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Four Songs [for soprano]

Word count: 197

Song Cycle by William Martin Yeates Hurlstone (1876 - 1906)

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1. Cradle song

Language: English

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[--- This text is not currently
in the database but will be added
as soon as we obtain it. ---]

2. Thou hast left me ever, Jamie [ sung text not yet checked against a primary source]

Language: Scottish (Scots)

Translation(s): GER GER

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Available translations, adaptations or excerpts, and transliterations (if applicable):


Thou hast left me ever, Jamie,
Thou hast left me ever:
Aften hast thou vow'd that Death
Only should us sever;
Now thou'st left thy lass for aye-
I maun see thee never, Jamie,
I'll see thee never.

Thou hast me forsaken, Jamie,
Thou hast me forsaken;
Thou canst love another jo,
While my heart is breaking;
Soon my weary een I'll close,
Never mair to waken, Jamie,
Never mair to waken!


Submitted by Emily Ezust [Administrator]

3. My true love hath my heart [ sung text not yet checked against a primary source]

Language: English

Translation(s): FRE

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My true love hath my heart and I have his.
By just exchange, one [for]1 the other given:
I hold his dear, and mine he cannot miss;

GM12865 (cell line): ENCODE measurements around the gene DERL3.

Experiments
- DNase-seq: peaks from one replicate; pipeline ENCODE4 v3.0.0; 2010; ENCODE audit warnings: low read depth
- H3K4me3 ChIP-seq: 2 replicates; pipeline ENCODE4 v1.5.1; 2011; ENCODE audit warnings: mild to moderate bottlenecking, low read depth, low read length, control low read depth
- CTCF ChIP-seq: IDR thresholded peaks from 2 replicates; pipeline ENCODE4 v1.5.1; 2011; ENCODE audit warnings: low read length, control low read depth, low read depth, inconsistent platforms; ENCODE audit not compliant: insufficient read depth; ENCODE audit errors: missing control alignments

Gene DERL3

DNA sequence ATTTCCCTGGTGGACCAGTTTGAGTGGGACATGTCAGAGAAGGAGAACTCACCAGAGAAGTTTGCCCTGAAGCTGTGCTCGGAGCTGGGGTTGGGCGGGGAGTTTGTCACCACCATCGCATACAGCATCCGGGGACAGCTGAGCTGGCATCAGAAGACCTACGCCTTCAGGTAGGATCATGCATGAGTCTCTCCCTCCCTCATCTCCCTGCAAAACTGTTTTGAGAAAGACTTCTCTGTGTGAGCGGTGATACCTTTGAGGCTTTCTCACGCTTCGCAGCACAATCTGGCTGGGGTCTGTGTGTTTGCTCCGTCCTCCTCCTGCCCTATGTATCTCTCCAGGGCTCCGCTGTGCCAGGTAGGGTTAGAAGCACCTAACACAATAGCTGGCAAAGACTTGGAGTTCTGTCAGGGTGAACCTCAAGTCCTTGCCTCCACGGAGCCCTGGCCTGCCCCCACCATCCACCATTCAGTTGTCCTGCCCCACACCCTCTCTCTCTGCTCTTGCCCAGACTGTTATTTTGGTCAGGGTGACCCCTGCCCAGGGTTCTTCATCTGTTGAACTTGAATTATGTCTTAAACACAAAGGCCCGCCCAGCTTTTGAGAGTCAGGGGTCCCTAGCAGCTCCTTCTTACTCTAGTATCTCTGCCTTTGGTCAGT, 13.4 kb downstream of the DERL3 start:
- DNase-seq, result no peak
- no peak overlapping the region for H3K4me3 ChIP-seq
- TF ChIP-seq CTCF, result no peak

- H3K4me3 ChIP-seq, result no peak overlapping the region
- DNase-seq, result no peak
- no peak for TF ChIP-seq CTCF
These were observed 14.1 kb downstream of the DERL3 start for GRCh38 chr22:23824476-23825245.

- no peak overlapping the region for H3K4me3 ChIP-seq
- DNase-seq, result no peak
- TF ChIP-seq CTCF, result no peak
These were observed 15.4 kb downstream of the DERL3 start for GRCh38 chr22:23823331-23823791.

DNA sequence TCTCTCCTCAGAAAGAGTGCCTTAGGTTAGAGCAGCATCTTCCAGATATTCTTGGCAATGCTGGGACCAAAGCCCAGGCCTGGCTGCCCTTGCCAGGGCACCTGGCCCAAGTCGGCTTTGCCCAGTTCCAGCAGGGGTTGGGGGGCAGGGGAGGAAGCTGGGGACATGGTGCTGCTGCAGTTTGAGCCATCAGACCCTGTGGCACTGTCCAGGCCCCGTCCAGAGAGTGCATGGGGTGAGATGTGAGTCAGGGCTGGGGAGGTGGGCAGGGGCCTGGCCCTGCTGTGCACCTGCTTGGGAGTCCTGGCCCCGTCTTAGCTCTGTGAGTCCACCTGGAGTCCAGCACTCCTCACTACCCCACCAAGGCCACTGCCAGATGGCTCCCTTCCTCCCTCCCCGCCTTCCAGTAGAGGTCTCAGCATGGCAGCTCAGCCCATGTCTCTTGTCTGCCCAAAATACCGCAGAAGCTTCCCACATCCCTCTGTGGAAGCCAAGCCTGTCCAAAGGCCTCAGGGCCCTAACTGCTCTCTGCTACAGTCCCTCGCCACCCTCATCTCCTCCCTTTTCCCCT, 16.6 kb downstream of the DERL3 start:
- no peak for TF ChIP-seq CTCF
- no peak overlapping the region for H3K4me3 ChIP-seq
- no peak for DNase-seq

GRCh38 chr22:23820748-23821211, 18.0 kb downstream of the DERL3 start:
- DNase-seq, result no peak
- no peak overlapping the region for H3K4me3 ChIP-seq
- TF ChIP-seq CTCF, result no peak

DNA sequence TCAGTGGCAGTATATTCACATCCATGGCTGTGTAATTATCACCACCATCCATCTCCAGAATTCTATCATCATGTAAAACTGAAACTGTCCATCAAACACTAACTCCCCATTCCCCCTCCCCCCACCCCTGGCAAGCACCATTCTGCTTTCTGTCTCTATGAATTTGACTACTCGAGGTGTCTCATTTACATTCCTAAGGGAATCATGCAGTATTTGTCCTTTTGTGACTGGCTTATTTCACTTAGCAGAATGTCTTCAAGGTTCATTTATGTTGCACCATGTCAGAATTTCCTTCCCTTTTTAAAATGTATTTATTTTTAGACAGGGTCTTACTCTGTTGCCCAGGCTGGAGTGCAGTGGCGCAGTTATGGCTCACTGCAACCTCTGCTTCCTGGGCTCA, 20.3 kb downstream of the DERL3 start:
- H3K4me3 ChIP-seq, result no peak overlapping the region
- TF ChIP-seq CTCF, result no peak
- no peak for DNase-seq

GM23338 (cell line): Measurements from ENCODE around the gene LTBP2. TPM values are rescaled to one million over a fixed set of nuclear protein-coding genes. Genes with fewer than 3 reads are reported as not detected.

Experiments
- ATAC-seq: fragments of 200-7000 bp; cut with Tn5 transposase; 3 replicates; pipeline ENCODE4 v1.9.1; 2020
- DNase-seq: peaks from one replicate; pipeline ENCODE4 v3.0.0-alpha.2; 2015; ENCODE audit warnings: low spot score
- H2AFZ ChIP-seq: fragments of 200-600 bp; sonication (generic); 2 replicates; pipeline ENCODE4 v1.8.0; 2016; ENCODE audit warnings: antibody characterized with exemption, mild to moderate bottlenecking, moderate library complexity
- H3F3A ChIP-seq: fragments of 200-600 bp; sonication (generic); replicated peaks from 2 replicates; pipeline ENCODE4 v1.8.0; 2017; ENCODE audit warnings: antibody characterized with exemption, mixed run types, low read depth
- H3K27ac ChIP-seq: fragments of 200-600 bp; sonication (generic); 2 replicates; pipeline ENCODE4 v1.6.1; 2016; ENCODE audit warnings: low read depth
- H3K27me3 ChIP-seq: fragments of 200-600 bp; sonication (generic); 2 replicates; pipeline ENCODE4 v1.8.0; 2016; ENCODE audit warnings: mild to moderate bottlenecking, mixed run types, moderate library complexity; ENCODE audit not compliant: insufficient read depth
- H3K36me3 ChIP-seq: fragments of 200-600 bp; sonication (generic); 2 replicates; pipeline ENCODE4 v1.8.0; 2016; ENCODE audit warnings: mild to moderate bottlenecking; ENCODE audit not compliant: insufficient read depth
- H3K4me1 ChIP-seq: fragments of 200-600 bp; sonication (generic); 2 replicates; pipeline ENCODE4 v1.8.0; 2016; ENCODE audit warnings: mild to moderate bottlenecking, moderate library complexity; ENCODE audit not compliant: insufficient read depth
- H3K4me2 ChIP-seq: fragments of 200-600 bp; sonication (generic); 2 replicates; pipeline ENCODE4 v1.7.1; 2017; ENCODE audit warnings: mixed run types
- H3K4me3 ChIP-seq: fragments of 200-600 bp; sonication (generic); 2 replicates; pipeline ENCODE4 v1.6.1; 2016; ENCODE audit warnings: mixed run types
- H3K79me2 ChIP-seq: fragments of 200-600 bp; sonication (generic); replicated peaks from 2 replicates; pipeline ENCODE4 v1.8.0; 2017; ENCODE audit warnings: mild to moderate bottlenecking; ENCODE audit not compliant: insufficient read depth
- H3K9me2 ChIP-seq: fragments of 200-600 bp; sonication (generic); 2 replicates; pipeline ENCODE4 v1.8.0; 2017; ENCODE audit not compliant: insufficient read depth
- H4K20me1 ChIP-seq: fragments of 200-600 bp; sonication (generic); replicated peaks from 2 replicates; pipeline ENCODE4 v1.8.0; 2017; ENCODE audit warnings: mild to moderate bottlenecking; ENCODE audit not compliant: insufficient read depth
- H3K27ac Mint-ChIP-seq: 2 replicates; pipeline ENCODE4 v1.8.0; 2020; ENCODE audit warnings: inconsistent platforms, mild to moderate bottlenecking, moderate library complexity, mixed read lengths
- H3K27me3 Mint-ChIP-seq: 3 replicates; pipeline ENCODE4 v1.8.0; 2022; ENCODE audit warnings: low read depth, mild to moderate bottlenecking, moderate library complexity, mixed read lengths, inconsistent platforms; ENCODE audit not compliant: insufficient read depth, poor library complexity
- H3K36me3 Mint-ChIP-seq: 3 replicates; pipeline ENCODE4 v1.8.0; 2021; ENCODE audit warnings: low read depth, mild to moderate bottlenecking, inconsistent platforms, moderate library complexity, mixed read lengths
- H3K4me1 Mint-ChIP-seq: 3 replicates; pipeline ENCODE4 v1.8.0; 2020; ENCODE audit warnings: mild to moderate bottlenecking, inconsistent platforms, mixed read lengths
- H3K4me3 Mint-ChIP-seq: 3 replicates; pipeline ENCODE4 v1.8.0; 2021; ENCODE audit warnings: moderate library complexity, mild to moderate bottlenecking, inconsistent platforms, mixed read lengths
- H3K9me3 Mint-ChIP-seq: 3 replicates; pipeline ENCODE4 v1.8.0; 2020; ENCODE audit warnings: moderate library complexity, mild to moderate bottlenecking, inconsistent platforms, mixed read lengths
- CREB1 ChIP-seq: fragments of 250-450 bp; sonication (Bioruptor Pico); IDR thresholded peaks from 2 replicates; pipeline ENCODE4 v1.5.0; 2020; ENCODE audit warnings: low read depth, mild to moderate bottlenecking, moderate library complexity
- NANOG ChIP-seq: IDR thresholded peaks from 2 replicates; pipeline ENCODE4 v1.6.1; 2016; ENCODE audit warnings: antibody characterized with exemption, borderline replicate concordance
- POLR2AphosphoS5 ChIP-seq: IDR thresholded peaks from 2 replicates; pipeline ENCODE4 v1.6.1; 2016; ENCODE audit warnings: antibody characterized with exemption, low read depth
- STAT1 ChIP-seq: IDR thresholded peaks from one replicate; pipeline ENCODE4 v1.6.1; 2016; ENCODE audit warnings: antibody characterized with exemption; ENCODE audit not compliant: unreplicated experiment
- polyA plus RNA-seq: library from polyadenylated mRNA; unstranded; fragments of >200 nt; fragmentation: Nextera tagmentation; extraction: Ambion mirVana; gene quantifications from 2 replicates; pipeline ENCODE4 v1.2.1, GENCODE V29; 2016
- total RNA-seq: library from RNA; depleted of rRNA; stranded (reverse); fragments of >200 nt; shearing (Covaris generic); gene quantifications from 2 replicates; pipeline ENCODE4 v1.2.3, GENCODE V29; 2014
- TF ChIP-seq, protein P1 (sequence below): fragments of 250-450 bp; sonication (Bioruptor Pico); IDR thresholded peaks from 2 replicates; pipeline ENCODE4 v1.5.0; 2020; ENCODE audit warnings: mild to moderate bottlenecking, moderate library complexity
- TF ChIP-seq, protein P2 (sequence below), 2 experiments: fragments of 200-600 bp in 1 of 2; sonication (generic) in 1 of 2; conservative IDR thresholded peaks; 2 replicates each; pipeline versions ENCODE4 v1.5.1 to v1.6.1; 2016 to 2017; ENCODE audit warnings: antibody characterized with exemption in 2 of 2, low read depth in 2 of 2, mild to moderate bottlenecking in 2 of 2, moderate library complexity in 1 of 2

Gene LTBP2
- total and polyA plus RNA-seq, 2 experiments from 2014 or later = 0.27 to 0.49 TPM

There never was a [bargain better]2 driven[.]3
His heart in me keeps [me and him]4 in one;
My heart in him his thoughts and senses guides:
He loves my heart, for once it was his own;
I cherish his because in me it bides[.]3
His heart his wound received from my sight;
My heart was wounded with his wounded heart;
For as from me on him his hurt did light,
So still, methought, in me his hurt did smart:
Both equal hurt, in this change sought our bliss,
My true love hath my heart and I have his.


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Parodied in Archibald Stodart-Walker's My true friend hath my hat.

1 Foote: "to"
2 Foote, Gounod, Wilkinson: "better bargain"
3 Foote: ":/ My true love hath my heart and I have his." (first line is repeated)
4 Foote: "him and me"

Submitted by Ted Perry

4. A croon

Language: Scottish (Scots)

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[--- This text is not currently
in the database but will be added
as soon as we obtain it. ---]

Titled "A lullaby" in Popular Rhymes of Scotland, ed by R. Chambers, Edinburgh & London, 1841.


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